Nick Cave: Of course. For example those years in Berlin. You can´t live in Berlin and not think the weather is important. The winters are unbelievable there. I asked myself how Germany can even allow winters like that. Somebody should have put Berlin a hat on to make it a bit warmer. But all in all this whole idea of listening to your feelings is annoying me. Somewhen I decided that I am not interested in feelings anymore.
SZ: What do you mean?
Nick Cave: I don’t allow my feelings to keep me from working anymore. In the end everyone does it like that, only the artist doesn’t. Someone who opens his store in the morning does not ask himself „Do I feel like working today?“ That’s all I meant: I stand up in the morning and start working, no matter how I feel.
SZ: The man in the store might tell people who shop at his place and ask how he is: „Not well“.
Nick Cave: Allright, let’s forget the guy in the store. The surgeon. The surgeon has to do surgery without feelings and moods influencing his work. That’s how it feels for me.
SZ: What’s dominant about your work: Pain or joy?
Nick Cave: There is not much I don’t like about my work. I like the pain as well. But the best thing is recording songs in the studio. It’s really satisfying to listen to a record you just finished together with the band. It’s then when you just start to understand the music.
SZ: What about the stage? Isn’t the show the best thing about being a popstar?
Nick Cave: The problem about tourlife is: You feel horrible until the moment you enter the stage. Because you constantly carry around this latent fear. Like you will go on a date in the evening and you long for the evening but are also scared of it. The whole day is infected by that feeling. Allthough I did hundreds of concerts and know, once I’m on stage, it’s gone, and a good feeling starts to expand itself. I know that all so well but it still stays like that.
SZ: Can you describe that good feeling?
Nick Cave: Energy. A sense of delight. And yeah, joy. Basically what happens to everyone when he does what he has talent for and likes doing. The surgeon for example. I read a wonderful story by Oliver Sacks about the surgeon with Tourette syndrome. All day long he throws things against the wall and screams nonstop „Fuck, Fuck, Fuck!“. Then he starts to do surgery and becomes completely calm. Something similiar happens when you go on stage. The sound of the band, the expectations of the audience, that is where that energy comes from that carries you.
SZ: In the past you thought it was fun to disappoint the audience. Why?
Nick Cave: That was during the times when I was in The Birthday Party. We did not intend to to that. We played wild and explosive shows. People loved us for that. After a while they expected us to almost die at every show. Somewhen we were sick of that and started playing with our backs to the crowd. And we started to feel a twisted pleasure while disappointing people. But I have no time for games like that anymore.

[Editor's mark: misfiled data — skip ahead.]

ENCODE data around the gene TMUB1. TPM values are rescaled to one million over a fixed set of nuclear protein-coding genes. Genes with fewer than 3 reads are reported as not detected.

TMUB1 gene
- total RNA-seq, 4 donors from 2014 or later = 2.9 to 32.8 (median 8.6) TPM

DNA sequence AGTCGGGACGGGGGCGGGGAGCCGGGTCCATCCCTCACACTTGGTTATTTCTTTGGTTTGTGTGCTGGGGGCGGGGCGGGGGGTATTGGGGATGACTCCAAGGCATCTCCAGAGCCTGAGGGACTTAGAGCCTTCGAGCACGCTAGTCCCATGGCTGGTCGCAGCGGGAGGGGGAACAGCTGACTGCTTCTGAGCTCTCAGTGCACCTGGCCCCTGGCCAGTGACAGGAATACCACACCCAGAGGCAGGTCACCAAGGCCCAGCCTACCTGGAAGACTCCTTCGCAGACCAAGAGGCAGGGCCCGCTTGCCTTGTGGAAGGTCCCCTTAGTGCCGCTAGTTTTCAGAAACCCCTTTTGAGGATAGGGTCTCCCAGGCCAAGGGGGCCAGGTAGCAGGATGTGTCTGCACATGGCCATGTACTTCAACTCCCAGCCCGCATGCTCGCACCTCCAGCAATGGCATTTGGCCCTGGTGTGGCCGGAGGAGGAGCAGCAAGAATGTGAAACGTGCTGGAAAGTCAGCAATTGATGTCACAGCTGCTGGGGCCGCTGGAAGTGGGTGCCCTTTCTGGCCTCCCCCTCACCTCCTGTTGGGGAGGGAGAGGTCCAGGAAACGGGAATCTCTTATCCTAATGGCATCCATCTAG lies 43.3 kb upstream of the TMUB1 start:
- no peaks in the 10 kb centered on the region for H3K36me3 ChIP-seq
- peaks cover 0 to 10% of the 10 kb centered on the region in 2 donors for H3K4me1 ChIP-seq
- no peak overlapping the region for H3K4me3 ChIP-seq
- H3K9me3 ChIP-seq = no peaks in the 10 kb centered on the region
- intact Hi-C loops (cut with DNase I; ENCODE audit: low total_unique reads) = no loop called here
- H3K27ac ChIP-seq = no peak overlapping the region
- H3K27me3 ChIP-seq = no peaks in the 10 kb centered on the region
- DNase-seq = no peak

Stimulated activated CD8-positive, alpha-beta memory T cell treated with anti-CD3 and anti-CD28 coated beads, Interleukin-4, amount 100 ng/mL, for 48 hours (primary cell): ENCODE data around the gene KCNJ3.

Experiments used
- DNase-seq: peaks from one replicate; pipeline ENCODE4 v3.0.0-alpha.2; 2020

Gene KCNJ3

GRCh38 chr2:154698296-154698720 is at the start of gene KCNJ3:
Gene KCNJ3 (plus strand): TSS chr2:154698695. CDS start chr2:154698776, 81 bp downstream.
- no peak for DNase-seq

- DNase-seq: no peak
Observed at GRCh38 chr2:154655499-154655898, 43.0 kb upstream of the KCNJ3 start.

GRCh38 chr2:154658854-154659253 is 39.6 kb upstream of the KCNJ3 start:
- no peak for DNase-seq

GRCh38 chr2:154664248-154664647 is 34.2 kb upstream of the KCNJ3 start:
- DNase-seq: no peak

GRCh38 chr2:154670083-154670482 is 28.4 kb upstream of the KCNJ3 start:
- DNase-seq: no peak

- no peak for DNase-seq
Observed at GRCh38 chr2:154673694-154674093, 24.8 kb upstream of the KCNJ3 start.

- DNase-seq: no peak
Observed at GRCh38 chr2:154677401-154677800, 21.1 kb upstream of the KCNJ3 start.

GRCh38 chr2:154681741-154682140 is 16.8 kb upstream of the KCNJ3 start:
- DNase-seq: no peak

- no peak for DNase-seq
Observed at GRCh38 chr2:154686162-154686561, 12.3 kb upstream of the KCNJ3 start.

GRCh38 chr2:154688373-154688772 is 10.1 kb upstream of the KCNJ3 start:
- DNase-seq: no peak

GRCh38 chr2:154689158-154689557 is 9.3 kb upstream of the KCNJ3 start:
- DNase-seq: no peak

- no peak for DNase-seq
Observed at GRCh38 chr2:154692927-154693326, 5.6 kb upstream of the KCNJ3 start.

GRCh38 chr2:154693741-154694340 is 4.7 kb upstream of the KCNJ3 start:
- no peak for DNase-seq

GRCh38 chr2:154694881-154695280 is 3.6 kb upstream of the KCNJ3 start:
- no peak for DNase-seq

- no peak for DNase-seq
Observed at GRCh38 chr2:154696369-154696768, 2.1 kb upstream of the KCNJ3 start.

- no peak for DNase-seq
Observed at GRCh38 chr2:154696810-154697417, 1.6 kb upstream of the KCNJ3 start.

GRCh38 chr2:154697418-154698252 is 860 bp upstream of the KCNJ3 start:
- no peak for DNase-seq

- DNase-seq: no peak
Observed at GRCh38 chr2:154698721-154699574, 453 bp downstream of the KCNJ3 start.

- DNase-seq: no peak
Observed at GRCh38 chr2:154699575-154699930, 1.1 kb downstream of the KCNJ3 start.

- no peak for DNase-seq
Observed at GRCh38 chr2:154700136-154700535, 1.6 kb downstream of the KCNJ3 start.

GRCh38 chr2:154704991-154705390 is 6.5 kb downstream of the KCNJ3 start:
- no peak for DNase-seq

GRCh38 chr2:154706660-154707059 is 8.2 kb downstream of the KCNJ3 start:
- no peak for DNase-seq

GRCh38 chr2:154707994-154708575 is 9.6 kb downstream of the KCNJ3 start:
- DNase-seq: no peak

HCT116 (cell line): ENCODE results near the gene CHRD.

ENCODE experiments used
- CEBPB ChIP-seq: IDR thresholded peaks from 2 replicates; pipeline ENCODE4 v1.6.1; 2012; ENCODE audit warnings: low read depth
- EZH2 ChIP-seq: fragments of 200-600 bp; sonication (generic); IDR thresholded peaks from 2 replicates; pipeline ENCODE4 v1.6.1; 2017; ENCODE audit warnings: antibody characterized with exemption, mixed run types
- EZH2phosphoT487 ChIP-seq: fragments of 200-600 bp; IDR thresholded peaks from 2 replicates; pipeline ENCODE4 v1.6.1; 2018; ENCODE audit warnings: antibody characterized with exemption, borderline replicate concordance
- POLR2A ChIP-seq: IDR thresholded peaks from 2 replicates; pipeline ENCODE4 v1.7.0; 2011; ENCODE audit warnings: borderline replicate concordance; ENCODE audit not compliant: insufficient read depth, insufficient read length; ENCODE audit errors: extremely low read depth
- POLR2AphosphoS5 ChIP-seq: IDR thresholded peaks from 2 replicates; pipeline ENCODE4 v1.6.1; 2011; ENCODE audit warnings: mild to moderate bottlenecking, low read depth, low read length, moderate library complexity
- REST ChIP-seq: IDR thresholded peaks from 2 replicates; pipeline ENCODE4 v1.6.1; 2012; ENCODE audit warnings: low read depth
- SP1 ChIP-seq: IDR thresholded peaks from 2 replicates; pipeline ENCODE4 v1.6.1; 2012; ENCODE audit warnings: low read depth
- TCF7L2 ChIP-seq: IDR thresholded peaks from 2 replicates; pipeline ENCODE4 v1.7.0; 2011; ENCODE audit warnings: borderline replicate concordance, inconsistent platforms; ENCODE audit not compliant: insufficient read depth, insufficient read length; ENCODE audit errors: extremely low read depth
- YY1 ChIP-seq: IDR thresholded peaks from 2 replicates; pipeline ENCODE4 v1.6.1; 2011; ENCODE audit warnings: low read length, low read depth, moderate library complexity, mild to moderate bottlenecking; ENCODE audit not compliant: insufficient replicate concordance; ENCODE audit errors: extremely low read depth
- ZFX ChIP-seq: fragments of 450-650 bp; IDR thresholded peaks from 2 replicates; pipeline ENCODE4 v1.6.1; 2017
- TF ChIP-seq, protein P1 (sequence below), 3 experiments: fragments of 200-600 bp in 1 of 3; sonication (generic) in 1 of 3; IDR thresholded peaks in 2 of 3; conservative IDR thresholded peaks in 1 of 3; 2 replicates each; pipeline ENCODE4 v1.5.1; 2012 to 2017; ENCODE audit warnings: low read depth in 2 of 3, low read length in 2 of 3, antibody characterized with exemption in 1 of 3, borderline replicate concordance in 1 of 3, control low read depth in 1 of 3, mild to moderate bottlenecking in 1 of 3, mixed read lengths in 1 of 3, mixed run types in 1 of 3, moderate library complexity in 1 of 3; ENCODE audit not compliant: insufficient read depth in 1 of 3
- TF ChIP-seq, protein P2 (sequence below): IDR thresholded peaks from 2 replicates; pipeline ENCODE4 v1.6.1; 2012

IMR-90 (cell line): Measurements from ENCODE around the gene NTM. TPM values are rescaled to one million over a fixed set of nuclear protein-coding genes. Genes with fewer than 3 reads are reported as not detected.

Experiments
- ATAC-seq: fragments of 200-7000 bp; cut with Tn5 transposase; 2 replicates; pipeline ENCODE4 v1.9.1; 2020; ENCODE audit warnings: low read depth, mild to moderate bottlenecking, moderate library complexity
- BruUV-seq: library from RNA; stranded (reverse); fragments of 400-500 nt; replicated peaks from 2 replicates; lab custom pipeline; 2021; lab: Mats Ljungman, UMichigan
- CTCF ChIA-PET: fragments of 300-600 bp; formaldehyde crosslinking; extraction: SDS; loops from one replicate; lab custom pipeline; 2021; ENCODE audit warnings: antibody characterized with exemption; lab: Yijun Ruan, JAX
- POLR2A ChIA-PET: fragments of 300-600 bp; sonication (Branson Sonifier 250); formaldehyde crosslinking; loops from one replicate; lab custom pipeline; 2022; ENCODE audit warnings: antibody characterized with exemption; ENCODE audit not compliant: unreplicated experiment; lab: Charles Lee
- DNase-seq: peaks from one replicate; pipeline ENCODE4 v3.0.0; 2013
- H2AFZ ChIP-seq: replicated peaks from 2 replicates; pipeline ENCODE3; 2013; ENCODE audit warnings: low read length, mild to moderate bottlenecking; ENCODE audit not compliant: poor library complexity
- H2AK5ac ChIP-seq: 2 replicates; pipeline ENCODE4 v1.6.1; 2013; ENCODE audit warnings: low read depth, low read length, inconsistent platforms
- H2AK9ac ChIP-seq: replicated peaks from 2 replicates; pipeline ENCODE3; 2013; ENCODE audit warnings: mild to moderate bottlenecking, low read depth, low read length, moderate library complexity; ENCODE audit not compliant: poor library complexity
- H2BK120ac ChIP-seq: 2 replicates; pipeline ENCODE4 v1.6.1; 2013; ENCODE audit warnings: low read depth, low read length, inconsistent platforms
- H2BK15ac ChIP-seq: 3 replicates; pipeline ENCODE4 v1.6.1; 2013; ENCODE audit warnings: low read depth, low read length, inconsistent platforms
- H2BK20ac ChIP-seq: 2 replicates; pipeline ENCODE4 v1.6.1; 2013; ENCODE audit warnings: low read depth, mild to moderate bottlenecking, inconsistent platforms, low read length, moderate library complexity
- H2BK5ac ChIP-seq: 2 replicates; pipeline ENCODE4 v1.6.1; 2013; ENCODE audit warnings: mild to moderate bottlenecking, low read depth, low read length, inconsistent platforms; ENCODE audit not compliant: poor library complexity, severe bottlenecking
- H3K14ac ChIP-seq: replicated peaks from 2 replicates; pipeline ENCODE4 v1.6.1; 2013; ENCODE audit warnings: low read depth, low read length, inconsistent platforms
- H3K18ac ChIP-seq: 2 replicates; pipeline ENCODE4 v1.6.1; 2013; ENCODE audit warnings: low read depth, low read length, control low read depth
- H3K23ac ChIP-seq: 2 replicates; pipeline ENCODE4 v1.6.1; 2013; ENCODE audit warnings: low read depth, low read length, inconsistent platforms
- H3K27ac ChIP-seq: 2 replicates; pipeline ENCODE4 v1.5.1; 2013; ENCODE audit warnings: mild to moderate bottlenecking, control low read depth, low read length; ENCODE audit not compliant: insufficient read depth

SZ: Do you separate your persona as a family man and as an artist?
Nick Cave: No. I’m always the same, only in different surroundings. It’s bullshit to believe that a famous person can live a normal life. No matter if within your home or outside of it. That story the big celebrities like to tell, that they are like all the other people, is pure fiction. When you´re famous, it changes you. Everyone. Forever. There is no way back.
SZ: That much the same for everyone?
Nick Cave: Yes. A star does not know how it feels to be a normal person. He does not know how far away he is from that and how his popularity deforms him. The more famous they are, the more deformed they become. And that’s what makes them interesting. That’s how we want them, the stars: They should act as monstrous as possible. Then a whole industry wants them. And keeps destroying them more and more.
SZ: Like Amy Winehouse?
Nick Cave: The problem for Amy Winehouse was that she was female. The English press could not handle her. If she would have been a guy, nothing would have happened. But a woman gets hunted through the village. Like Kate Moss. She was catched doing cocaine, lost her advertising contracts and was crucified. Then she said „I don’t care, I do what I want“ That’s not working for a woman.
SZ: Did you survive because you’re male?
Nick Cave: No. I survived because I never tried to hide something. And I never was that famous. During the time with Kylie it was different for a short while. But that did not last long.
SZ: You sang this beautiful duet with Kylie Minogue in 1995, Where The Wild Roses Grow. Did you stop taking drugs during that time?
Nick Cave: What makes you think that? No, surely not during that time. The absurd thing about that period with Kylie was, that we as a band were totally destroyed, a bunch of junkies, seriously addicted. And then Kylie came into our lives, this sweet, beautiful, glowing, happy and healthy creature. She changed all of us for a moment because we saw us through her eyes suddenly. When I think about that, I could get sentimental. Though we rarely meet and have not much in common we did not lose contact. That’s why she is in the movie. That was very important.